Another advantage is the fact-checking capability of such devices. Aurora senior technical development manager Andy Tudor says: “There is an opportunity to expand on product information, enabling customers to scan barcodes to find out more information.” And in the fashion retail world, that could be providing information on fashion trends. For electricals retailers, it could be extra product or warranty information or for food retailers, allergy or nutritional information.
The assisted shopper
Many retailers are also considering hitting back at the mobile threat by introducing mobile devices into stores themselves. Aurora is among those already trialling the use of mobile tablet devices to help its store staff give customers a better experience. “It’s giving staff more information to service the customer,” says Tudor. And when, through their own online research, shoppers sometimes know more about the products than the sales assistant, this is more important than ever.
Thomas adds: “With devices like the iPad, you can now have the ability to walk up and sell to customers but also look at product information, buying habits and trends. It’s about assisted service.”
BT Expedite director of store consulting Charlene Benson says the service element will be crucial in the future. “It allows retailers to differentiate on service because things like price comparison can only go so far. If store staff have the product and price
information available, they are much better placed to sell and if you have that item in stock you want to convert that sale immediately. It’s about making the process of getting that product
into the customer’s hands easier,” she says. Combining such information with single view information of transaction history and browsing habits also allows the retailer to better up-sell and cross-sell.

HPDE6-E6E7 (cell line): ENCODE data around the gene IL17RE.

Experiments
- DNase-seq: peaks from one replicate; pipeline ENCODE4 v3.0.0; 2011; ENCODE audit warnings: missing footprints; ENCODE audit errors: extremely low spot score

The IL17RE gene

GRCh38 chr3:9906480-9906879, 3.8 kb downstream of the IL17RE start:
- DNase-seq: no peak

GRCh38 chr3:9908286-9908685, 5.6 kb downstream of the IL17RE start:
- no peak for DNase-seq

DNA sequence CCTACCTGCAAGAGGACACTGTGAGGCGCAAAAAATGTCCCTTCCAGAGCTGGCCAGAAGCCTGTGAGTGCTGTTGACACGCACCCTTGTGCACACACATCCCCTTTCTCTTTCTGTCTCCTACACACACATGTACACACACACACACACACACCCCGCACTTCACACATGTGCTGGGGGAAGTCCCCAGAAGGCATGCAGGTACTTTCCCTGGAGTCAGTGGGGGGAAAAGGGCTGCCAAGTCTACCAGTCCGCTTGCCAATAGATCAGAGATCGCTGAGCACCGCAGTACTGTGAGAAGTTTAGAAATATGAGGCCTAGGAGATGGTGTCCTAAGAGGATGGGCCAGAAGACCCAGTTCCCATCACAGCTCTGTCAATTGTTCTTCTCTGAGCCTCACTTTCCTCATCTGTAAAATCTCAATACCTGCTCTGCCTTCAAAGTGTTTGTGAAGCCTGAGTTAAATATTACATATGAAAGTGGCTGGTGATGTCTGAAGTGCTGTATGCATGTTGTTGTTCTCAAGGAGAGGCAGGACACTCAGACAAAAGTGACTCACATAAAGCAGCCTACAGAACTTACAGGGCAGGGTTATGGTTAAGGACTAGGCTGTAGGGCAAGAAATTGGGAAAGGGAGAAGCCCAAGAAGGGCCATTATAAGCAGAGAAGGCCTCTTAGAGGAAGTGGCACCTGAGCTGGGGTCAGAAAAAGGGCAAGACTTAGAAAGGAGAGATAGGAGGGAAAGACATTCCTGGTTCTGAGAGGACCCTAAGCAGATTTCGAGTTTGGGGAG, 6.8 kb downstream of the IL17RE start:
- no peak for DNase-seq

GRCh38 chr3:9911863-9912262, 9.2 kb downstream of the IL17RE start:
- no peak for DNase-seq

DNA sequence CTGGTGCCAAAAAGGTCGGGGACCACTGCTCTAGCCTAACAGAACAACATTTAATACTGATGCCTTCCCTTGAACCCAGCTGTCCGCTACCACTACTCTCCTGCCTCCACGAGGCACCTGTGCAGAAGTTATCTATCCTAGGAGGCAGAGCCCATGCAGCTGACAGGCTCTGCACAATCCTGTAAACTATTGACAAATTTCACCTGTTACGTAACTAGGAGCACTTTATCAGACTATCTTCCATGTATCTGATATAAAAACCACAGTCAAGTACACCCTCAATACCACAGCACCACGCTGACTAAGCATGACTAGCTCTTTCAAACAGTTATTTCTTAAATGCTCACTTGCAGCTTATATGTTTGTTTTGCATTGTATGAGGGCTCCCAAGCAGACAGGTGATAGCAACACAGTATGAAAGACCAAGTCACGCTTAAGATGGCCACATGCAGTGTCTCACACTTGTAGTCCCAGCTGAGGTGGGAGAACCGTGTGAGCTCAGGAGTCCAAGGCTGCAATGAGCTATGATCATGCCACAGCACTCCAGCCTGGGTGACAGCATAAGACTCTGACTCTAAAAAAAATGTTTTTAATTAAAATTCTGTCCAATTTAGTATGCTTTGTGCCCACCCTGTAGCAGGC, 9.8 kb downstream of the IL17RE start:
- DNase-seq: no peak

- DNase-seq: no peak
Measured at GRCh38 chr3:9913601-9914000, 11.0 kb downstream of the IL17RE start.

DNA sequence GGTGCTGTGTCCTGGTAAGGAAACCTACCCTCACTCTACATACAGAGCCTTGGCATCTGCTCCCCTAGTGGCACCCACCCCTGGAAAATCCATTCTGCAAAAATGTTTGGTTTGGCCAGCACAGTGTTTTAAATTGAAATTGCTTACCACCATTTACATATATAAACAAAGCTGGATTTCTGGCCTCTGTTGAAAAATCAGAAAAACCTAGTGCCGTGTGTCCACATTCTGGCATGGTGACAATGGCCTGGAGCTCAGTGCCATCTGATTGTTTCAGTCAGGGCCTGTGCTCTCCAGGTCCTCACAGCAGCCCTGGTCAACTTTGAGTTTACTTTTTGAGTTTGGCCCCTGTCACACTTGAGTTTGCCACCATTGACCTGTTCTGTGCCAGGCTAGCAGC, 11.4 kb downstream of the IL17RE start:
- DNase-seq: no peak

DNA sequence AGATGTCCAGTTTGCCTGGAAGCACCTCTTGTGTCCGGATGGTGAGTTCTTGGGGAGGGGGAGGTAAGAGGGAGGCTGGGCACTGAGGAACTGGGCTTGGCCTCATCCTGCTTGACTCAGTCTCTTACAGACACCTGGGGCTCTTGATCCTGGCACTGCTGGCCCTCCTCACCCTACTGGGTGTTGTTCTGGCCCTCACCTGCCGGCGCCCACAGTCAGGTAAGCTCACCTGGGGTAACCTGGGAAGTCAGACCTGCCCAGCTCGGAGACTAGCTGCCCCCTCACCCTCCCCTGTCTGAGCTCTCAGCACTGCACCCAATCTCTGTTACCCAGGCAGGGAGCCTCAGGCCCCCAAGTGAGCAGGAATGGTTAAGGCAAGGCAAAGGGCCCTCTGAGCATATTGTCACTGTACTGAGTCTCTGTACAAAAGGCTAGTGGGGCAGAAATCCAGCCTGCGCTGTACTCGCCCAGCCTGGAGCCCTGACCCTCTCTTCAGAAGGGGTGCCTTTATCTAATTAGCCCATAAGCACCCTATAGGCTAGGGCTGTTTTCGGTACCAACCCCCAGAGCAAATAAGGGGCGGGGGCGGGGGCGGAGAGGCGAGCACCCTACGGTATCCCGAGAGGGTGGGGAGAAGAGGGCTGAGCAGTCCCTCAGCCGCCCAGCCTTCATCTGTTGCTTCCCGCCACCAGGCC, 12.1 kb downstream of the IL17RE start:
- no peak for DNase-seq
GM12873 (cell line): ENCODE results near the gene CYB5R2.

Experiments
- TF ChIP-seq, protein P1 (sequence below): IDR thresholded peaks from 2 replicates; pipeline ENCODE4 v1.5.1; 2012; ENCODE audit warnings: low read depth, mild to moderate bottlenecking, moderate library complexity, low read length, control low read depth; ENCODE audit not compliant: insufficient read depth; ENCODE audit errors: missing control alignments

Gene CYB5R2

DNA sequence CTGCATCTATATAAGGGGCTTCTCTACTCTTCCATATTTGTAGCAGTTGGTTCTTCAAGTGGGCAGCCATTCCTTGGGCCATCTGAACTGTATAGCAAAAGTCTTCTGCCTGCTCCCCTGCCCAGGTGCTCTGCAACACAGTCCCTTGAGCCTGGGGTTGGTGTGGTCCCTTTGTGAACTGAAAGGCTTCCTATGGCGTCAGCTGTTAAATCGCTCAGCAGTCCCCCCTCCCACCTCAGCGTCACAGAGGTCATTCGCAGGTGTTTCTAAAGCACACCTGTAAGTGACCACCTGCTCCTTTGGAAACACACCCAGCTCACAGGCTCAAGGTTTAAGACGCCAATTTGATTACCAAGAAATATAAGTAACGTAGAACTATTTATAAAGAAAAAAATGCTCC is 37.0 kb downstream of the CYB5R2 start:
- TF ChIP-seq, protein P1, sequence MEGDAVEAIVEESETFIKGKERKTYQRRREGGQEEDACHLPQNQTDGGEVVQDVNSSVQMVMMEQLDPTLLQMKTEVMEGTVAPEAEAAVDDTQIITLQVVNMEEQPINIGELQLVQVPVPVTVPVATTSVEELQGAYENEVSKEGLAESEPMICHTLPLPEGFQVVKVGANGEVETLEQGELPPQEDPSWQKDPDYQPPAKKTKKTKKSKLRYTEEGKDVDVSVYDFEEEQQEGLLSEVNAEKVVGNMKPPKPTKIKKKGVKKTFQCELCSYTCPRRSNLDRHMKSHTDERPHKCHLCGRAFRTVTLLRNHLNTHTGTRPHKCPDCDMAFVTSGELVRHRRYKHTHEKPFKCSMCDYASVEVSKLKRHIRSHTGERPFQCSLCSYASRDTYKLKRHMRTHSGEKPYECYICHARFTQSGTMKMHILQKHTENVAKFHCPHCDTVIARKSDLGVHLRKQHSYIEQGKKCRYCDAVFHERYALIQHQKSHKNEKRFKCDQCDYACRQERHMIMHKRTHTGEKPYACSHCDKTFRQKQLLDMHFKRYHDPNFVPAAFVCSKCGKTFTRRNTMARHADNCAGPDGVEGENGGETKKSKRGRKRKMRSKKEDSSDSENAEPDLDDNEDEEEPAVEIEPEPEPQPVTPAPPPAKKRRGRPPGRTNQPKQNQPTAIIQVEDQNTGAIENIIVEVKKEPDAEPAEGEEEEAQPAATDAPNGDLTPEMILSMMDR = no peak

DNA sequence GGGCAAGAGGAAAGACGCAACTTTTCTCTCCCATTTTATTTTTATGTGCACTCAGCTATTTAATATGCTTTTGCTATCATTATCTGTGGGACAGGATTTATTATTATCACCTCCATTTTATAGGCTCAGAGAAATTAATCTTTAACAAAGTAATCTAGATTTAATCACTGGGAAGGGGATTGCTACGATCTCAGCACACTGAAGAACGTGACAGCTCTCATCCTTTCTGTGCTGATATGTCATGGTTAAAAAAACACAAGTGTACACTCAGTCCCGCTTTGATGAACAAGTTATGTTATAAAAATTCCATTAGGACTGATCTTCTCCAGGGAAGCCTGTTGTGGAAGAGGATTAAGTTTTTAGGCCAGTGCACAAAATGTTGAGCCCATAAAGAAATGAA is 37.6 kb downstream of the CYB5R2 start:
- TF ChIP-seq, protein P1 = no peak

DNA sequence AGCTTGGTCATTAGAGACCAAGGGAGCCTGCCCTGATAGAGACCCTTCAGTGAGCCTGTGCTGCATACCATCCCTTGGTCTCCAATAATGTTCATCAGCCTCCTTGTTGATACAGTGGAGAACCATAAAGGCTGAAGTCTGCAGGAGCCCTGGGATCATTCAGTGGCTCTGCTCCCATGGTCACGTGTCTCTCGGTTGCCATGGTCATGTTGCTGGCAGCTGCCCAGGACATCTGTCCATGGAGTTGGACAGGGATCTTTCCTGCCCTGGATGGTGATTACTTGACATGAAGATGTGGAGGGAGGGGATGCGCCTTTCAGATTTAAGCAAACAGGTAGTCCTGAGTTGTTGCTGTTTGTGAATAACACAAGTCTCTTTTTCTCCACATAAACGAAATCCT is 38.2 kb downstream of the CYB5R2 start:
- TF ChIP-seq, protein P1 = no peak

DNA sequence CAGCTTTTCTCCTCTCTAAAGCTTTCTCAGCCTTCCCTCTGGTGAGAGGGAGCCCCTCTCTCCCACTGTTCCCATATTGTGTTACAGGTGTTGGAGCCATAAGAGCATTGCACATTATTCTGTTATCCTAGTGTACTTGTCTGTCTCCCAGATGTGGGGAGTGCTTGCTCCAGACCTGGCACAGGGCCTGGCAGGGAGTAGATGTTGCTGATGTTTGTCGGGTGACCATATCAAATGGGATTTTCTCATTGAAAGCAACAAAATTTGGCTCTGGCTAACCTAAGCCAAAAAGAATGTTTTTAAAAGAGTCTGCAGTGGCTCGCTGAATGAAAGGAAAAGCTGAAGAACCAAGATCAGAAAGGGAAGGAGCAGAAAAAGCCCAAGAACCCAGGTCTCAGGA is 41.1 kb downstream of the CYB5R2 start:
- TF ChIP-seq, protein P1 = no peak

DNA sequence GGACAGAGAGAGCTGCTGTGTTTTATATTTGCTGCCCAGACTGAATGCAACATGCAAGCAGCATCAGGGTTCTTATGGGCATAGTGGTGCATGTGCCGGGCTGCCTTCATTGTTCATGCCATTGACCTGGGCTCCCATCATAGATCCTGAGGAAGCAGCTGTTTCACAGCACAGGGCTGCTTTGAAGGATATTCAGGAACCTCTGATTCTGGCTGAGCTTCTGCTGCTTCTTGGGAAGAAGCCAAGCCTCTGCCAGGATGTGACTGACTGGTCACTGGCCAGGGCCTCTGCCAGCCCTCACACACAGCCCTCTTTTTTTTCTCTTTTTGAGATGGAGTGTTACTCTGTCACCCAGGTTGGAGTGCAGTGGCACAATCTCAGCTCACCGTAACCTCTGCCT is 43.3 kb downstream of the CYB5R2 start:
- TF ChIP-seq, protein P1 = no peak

However, even introducing mobile tablets brings potential risks because of their desirability as an item for thieves to steal. “The big challenge is finding the right device at the right price that is fit for the retail environment,” says Benson.
There is also a danger that retailers could cut back on product training - leaving their staff to consult their tablet devices instead of knowing about the product themselves. Thomas says: “Store staff do still need to be product educated - this is just augmenting this.”
While mobile retailing may have meant power has shifted to the customer, store staff must still retain control and have a vital part to play. Envision Retail chief executive Jason Kemp says. “It’s changing the dynamic of the sales process but means that in the physical store, retailers need to focus on what their point of difference is. This is about the assisted shopper - enabling your sales staff to go in and close the deal rather than go through a lengthy qualification process,” he says.
“It’s about immediate consumption,” he adds. “The need for staff knowledge and interaction may be somewhat lower so it’s about availability andservice.”
However, the answer to the dilemma does not lie in simply instructing staff to whip out a tablet or mobile because the customer has. “When the customer already has that information in front of them is where the two are doing battle with each other,” says Kemp.
The true advent of mobile retailing may seem as big a threat to stores as the internet was, but this should not be the case. As McCaffery says: “The fixed internet was disruptive to the high street, but mobile is positive because through loyalty you can drive people back into the physical stores.”